Satire at its Funniest

Jun 22, 2000 (Updated Jul 18, 2000)
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Rated a Very Helpful Review

Pros:Funny and intelligent satire

Cons:Black comedy (doesn't appeal to everyone's sense of humor)

Following in the hilarious steps of Charlie Chaplin's 1940 movie, The Great Dictator, Stanley Kubrick's unforgettable Dr. Strangelove became in 1964 the exemplar for what good satirical films should be. The movie is an intense opus, a uniting of farce and somber morality to present man's destruction of the earth.

Kubrick's use of irony and his juxtaposition of gruesome terror and side-splitting comedy expose the indifference of the military and government, the immaturity and corruptness of our world leaders. Nothing is out of Kubrick's reach: Nazism and the US-Soviet relationship during the 20th century are favorites in this one.

Characteristic of black comedy, Kubrick pairs horror with humor mostly to show the savageness of modern US government and military. Such twisted humor is not always appealing to everyone, no matter what the subject, but the actors in this film pull it off in a graceful way, and with the help of the special details Kubrick brings in. Who can forget billboards and signs proclaiming "Peace is our profession," placed behind scenes of battles and plans for war? Peter Sellers, who plays US President Muffley (among other crazy characters in this caper) adds to the irony of such scenes when a brawl occurs in his presence and he proclaims "You can't fight in here! This is the War Room!"

Chaos reigns in this film, with quite an amusing result. Even if viewers can detect the serious undertone behind it all, the military units see absolutely no gravity in their jobs, or in war and killing in general. Pilots have easy access to supposedly "top secret" codes, read Playboy and play cards while in combat, and have emergency kits that include condoms, nylon stockings, and lipstick. Bombs are named "Dear John" and "Hi There!", the last words possibly seen by observers before the obliteration of the world.

The officers are given fair play in this satire, with characters like General Turgidson (played by George C. Scott). Even with the smile on his face, I couldn't help but cringe a little hearing Turgidson nonchalantly say in the War Room (when not on the phone with his secretary/girlfriend) that "the world will suffer only modest...civilian casualties... No more than 10 to 20-million killed: tops!" Turgidson, himself an obviously inept officer, has to brief the US President on the stipulations of a plan the latter supposedly signed and approved. Indicative of the Red Scare and communism, another military officer, deliberately named Jack D. Ripper (actor Sterling Hayden), identifies water fluoridation as a Communist conspiracy to invade "our precious bodily fluids."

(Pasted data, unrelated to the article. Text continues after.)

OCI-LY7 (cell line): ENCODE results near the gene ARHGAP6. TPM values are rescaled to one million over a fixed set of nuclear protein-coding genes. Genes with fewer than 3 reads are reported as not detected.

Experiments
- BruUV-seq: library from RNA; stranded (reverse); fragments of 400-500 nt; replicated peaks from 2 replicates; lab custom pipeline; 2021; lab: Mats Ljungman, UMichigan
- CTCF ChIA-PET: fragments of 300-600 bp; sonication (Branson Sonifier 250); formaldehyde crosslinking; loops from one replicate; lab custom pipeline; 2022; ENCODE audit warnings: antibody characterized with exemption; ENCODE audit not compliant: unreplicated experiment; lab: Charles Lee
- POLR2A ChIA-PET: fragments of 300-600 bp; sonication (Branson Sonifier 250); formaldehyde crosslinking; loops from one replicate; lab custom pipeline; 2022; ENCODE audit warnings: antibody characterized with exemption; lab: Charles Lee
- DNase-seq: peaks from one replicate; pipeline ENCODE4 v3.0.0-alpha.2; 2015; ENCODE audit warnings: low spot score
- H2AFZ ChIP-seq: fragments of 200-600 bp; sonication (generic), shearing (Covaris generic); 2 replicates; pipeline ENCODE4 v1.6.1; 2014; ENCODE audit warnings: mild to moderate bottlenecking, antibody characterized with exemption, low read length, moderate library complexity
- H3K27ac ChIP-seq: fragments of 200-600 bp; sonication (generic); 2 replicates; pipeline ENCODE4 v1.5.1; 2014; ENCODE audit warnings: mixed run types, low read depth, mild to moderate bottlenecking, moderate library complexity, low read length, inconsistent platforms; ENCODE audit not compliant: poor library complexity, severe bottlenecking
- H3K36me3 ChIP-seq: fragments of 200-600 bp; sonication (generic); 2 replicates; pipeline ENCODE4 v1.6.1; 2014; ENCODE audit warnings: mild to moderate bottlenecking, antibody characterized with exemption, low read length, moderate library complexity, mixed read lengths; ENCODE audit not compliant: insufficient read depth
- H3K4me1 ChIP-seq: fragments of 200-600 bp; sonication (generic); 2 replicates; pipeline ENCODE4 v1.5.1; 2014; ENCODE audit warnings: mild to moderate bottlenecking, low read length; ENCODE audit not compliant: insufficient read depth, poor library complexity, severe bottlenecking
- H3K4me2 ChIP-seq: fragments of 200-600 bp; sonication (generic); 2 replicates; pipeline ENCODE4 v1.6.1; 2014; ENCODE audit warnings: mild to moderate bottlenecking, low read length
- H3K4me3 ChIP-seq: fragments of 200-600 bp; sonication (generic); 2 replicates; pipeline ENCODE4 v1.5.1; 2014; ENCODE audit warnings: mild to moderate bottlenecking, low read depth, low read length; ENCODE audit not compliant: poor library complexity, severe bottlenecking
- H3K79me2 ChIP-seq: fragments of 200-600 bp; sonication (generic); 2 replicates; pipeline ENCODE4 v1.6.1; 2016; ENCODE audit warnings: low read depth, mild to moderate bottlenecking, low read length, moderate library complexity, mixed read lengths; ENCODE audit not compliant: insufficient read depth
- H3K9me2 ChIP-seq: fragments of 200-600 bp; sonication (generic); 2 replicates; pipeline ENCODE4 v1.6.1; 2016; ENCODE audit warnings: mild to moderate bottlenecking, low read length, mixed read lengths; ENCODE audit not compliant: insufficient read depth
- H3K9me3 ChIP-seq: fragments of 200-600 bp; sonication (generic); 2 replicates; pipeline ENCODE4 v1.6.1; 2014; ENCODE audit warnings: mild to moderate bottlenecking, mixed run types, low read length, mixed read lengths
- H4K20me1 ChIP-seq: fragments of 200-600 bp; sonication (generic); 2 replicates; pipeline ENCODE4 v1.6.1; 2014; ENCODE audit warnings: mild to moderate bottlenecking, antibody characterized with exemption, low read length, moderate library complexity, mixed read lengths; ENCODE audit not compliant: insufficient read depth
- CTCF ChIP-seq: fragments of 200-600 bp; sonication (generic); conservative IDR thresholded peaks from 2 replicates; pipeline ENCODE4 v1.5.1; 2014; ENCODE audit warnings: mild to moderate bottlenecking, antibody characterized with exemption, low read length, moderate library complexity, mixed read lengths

The relationship between Premier Dimitri Kissoff and President Muffley becomes humorously symbolic of the relationship between the Soviet Union and the United States. Funny incidents occur, like Kissoff refusing Jamaican cigars because of the country's imperialist status while happily taking cigars from the communist country of Cuba. A Russian spy is let into the War Room by Muffley himself in a final scene. And, in probably the funniest encounter between Kissoff and Muffley, the obviously inebriated Kissoff is spoken to by Muffley like an adult scolding a misbehaving infant.

And then, of course, there are Kubrick's jabs at Nazism, embodied in the title character himself (also played by the enigmatic Peter Sellers). His right hand humorously whips up to his forehead in a spastic, constant salute, accompanied by Strangelove saying what sounds like "Heil!" He brushes on Hitler's ideal of lebensraum in suggesting salvaging a small population underground, and gives the criteria for this population similar to that of Hitler's Aryan race. He says that nuclear survivors will feel only a "bored curiosity" and "nostalgia" for those who had died.

Throughout the entire movie, even as I was laughing so hard I cried, I found part of me holding back, sensing the solemnity Kubrick was presenting. He has a romantic soundtrack playing while planes are being refueled, one of them eventually indirectly causing the set-off of the Doomsday device. A lilting female singer croons, "We'll meet again some sunny day," as the entire earth is destroyed.

In another scene, the Major pushes his underlings to complete the mission, with the incentive of medals when they return home. Playing in the background of this is "When Johnny Comes Marching Home," though no one ever does return home. Kubrick makes sure that the ironic elements are presented to their full effect in a way that is humorous and at the same time, thought-provoking.

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